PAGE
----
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Roster Breakdown: Where Do The Colts Stand Heading Into Final Cuts?

The Indianapolis Colts on Friday night wrapped up their preseason schedule with a win over the Detroit Lions. Now comes the tough part for the personnel and coaching staffs — Tuesday’s final cuts. Here’s a position-by-position breakdown after a full slate of training camp practices and preseason games.


INDIANAPOLIS The Indianapolis Colts' "final audition" is officially in the rear-view mirror.

Now comes undoubtedly one of the toughest moments of the year for the Colts' personnel and coaching staffs — final cutdowns.

The Colts wrapped up their preseason Friday night by going on the road to defeat the Detroit Lions, 27-17, at Ford Field. Now, the team faces a 4 p.m. Tuesday (August 31) deadline to cut down to its first 53-man roster of the regular season.

With a 3-0 record this preseason that included several standout individual performances, Colts head coach Frank Reich is impressed with the work put in by the entire roster throughout training camp and the preseason.

That makes his job even harder heading into final cutdowns — which, of course, is a nice problem to have.

"You know, we've got a lot of confidence in those guys," Reich said following the Lions game. "We talk about being in the situation when these games are real. We have to see how goes respond when it's on the line. I think a lot of young players have shown themselves very well. Very poised and made the plays needed to win games."

So where does the roster stand after a full slate of training camp practices and preseason games? Here's a position-by-position breakdown:



No doubt the battle with the most attention throughout training camp and the preseason was at the quarterback position, where Jacob Eason and Sam Ehlinger have been jockeying for the backup job behind new starter Carson Wentz.

But this storyline took on a whole new meaning just a few days into camp, when Wentz underwent surgery to his foot, creating the possibility that the team would need either Eason or Ehlinger to step up into a starting role to open the regular season.

Wentz returned to the practice field this week, however, and while he didn't take any 11-on-11 reps in two days of work, he did get plenty of 7-on-7 snaps — without even a hint of an issue with his surgically-repaired foot.

While the Colts are optimistic about Wentz's outlook to start the season, the Eason-Ehlinger battle is still critically important. However, a knee injury suffered by Ehlinger in Friday night's preseason finale against the Lions could ultimately be the final deciding factor.

We'll await final word from Reich about Ehlinger's injury. Until then, here are the preseason numbers for both Eason and Ehlinger:

Eason: In 102 total snaps, Eason completed 41-of-62 passes (66.1 percent) for 389 yards (6.27 yards per attempt) with no touchdowns or interceptions for a quarterback rating of 83.3. He had two "big-time throws" and two "turnover-worthy plays," according to Pro Football Focus, with three dropped passes and seven passes broken up. His overall PFF grade for the preseason was 81.5.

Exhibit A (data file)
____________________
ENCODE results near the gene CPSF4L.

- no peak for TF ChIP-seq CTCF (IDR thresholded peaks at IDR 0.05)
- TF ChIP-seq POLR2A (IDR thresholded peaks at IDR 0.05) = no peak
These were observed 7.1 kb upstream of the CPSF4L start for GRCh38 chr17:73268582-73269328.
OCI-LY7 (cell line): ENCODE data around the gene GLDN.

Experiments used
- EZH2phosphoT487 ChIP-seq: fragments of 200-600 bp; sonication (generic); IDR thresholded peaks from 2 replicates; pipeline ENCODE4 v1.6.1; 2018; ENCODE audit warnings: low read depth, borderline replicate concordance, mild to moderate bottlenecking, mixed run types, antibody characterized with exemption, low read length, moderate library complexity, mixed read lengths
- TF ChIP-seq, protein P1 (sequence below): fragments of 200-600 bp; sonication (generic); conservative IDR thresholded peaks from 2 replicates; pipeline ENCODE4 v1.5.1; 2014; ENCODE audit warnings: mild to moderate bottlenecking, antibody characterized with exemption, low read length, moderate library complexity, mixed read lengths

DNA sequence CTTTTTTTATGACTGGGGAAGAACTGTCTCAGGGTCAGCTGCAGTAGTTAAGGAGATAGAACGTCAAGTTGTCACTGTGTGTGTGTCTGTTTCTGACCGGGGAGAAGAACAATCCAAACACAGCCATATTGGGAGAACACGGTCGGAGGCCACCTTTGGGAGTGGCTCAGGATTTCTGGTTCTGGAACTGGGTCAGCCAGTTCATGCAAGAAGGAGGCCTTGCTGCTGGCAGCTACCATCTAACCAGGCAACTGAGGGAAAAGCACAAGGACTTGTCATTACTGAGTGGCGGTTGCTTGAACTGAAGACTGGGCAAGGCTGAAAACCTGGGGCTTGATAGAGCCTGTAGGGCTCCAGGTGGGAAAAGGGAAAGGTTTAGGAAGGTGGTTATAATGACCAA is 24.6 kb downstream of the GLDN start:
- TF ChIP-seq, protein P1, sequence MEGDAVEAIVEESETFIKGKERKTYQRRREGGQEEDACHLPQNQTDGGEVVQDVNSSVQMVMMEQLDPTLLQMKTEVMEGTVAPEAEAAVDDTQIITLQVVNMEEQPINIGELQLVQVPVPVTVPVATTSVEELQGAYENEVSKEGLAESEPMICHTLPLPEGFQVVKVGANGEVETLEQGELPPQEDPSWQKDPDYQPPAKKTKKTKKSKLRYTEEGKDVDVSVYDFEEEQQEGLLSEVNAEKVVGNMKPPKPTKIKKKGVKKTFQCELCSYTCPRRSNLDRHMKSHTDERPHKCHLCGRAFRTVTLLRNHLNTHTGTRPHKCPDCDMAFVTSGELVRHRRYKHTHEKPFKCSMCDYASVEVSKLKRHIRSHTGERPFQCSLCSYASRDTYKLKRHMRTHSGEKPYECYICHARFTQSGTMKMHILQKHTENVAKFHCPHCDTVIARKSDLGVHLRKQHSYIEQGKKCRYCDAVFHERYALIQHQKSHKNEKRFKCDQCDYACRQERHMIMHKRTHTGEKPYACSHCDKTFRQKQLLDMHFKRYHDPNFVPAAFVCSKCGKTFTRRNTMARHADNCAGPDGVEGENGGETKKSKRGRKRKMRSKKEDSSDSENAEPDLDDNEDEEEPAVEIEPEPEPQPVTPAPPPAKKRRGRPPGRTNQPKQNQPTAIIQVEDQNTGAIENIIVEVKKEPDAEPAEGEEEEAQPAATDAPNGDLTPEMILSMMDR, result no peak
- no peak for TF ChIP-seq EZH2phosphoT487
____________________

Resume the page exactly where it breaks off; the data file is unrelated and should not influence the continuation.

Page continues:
Ehlinger: In 77 total snaps, Ehlinger completed 21-of-31 passes (67.7 percent) for 288 yards (9.29 yards per attempt) with no touchdowns and three interceptions for a quarterback rating of 57.7. He also added 11 rushing attempts for 55 yards (5.0 avg.). He had three "big-time throws" and two "turnover-worthy plays," according to PFF, with one dropped pass and four passes broken up. His overall PFF grade for the preseason was 73.8.



Running back seems to be pretty cut-and-dry heading into the regular season, where veterans Jonathan Taylor, Nyheim Hines, Marlon Mack and Jordan Wilkins are seemingly the Colts' top four players at the position.

But let's shout out undrafted rookie Deon Jackson, who had a heck of a preseason finale on Friday night, running the ball 10 times for 81 yards (8.1 avg.) and a touchdown, while also hauling in a three-yard touchdown pass from quarterback Brett Hundley early in the fourth quarter.

It was Jackson's impressive 42-yard touchdown run with 1:50 left in the fourth quarter — on 3rd and 4, no less — that extended Indy's lead to 27-17 and helped seal the team's first undefeated preseason since 1994.

Jackson and fellow running back Benny LeMay, who had 28 rushing attempts for 83 yards (3.0 avg.) and a touchdown this preseason, hope to, at the very least, catch on a team's practice squad heading into the start of the regular season.



Like at running back, the Colts' top four spots at wide receiver are about as locked in as can be heading into the start of the regular season. Those spots, one would assume, go to T.Y. Hilton, Michael Pittman Jr., Zach Pascal and Parris Campbell.

Beyond that, through the end of the preseason, it would appear there are three or four players vying for the final one or two spots at receiver.

— Rookie Mike Strachan has impressed in both camp practices and preseason games, using his size (6-foot-5, 224 pounds) to get into position to make big plays. The seventh-round pick out of Division II Charleston this preseason was targeted with 16 passes and had 10 total receptions for 130 yards. Overall, Strachan had a PFF grade of 73.0 this preseason; he had six receiving first downs, no dropped passes, four contested catches, and was part of three explosive pass plays.